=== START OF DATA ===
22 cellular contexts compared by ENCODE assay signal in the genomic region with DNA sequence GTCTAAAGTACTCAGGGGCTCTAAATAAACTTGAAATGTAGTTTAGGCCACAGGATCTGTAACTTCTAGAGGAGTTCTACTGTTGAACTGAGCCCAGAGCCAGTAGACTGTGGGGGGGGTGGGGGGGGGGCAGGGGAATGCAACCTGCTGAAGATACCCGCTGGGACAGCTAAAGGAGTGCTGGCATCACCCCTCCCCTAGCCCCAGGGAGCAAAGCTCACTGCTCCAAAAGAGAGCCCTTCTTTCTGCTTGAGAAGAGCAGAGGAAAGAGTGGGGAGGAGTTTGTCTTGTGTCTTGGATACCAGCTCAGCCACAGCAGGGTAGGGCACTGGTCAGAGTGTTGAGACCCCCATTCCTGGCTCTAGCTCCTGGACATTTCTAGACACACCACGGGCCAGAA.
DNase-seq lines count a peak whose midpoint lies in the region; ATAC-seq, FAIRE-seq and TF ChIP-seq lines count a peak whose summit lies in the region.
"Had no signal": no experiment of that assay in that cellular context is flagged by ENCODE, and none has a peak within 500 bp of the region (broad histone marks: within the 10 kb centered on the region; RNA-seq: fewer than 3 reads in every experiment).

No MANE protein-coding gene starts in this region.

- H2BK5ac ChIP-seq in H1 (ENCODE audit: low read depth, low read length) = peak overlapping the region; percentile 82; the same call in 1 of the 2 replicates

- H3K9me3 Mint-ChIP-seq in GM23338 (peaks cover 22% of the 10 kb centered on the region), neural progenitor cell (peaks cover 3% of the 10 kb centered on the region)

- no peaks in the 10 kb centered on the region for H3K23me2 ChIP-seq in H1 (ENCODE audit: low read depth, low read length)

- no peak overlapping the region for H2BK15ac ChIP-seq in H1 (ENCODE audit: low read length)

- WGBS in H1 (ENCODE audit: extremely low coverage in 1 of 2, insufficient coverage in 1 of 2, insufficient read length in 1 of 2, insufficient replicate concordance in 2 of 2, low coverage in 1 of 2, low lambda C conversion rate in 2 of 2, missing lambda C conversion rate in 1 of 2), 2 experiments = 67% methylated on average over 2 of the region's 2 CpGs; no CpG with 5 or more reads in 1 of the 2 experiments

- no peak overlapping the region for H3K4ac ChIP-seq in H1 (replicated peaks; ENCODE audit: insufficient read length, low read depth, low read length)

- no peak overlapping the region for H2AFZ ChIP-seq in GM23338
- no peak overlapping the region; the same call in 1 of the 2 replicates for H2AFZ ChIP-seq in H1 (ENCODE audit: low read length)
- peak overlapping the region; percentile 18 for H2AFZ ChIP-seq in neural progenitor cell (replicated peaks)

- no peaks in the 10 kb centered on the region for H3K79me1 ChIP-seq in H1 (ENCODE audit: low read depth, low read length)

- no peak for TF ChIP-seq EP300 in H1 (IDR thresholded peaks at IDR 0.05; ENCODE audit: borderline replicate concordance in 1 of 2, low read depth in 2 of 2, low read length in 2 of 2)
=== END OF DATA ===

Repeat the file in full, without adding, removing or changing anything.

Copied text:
22 cellular contexts compared by ENCODE assay signal in the genomic region with DNA sequence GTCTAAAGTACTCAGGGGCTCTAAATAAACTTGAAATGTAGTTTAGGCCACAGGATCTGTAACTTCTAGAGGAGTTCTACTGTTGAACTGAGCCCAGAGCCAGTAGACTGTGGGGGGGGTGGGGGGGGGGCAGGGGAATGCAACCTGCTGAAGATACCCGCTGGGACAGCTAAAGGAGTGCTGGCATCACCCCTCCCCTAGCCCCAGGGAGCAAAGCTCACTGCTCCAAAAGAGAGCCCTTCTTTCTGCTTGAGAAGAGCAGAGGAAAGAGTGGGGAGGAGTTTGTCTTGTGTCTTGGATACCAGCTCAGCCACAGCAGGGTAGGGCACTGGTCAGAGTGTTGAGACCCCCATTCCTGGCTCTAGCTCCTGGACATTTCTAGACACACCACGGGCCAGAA.
DNase-seq lines count a peak whose midpoint lies in the region; ATAC-seq, FAIRE-seq and TF ChIP-seq lines count a peak whose summit lies in the region.
"Had no signal": no experiment of that assay in that cellular context is flagged by ENCODE, and none has a peak within 500 bp of the region (broad histone marks: within the 10 kb centered on the region; RNA-seq: fewer than 3 reads in every experiment).

No MANE protein-coding gene starts in this region.

- H2BK5ac ChIP-seq in H1 (ENCODE audit: low read depth, low read length) = peak overlapping the region; percentile 82; the same call in 1 of the 2 replicates

- H3K9me3 Mint-ChIP-seq in GM23338 (peaks cover 22% of the 10 kb centered on the region), neural progenitor cell (peaks cover 3% of the 10 kb centered on the region)

- no peaks in the 10 kb centered on the region for H3K23me2 ChIP-seq in H1 (ENCODE audit: low read depth, low read length)

- no peak overlapping the region for H2BK15ac ChIP-seq in H1 (ENCODE audit: low read length)

- WGBS in H1 (ENCODE audit: extremely low coverage in 1 of 2, insufficient coverage in 1 of 2, insufficient read length in 1 of 2, insufficient replicate concordance in 2 of 2, low coverage in 1 of 2, low lambda C conversion rate in 2 of 2, missing lambda C conversion rate in 1 of 2), 2 experiments = 67% methylated on average over 2 of the region's 2 CpGs; no CpG with 5 or more reads in 1 of the 2 experiments

- no peak overlapping the region for H3K4ac ChIP-seq in H1 (replicated peaks; ENCODE audit: insufficient read length, low read depth, low read length)

- no peak overlapping the region for H2AFZ ChIP-seq in GM23338
- no peak overlapping the region; the same call in 1 of the 2 replicates for H2AFZ ChIP-seq in H1 (ENCODE audit: low read length)
- peak overlapping the region; percentile 18 for H2AFZ ChIP-seq in neural progenitor cell (replicated peaks)

- no peaks in the 10 kb centered on the region for H3K79me1 ChIP-seq in H1 (ENCODE audit: low read depth, low read length)

- no peak for TF ChIP-seq EP300 in H1 (IDR thresholded peaks at IDR 0.05; ENCODE audit: borderline replicate concordance in 1 of 2, low read depth in 2 of 2, low read length in 2 of 2)